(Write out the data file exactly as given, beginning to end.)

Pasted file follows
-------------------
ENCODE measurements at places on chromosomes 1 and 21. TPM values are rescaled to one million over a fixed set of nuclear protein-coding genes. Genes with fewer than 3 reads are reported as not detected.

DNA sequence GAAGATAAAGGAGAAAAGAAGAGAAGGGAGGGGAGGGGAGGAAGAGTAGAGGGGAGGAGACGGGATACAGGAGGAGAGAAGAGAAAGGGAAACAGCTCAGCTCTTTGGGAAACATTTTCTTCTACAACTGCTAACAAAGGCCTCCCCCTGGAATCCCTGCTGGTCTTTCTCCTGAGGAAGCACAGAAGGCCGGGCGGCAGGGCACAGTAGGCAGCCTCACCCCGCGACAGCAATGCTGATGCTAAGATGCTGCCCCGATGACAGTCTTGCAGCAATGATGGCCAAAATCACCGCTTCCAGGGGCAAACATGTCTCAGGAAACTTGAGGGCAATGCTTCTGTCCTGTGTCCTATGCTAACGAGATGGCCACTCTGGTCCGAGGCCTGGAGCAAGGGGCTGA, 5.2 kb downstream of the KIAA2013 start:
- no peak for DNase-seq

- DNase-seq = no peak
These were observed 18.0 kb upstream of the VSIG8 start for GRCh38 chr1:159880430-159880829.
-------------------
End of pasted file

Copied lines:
ENCODE measurements at places on chromosomes 1 and 21. TPM values are rescaled to one million over a fixed set of nuclear protein-coding genes. Genes with fewer than 3 reads are reported as not detected.

DNA sequence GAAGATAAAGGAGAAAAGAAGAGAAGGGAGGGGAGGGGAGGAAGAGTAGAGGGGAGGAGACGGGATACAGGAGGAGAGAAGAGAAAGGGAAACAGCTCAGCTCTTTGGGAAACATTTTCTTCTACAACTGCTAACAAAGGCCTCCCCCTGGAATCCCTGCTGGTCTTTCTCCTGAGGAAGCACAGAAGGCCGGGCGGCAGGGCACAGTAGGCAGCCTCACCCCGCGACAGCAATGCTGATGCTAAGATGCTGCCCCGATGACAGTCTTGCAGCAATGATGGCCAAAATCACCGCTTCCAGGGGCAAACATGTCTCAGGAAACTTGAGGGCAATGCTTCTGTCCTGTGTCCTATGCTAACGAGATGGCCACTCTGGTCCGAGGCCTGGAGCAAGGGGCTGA, 5.2 kb downstream of the KIAA2013 start:
- no peak for DNase-seq

- DNase-seq = no peak
These were observed 18.0 kb upstream of the VSIG8 start for GRCh38 chr1:159880430-159880829.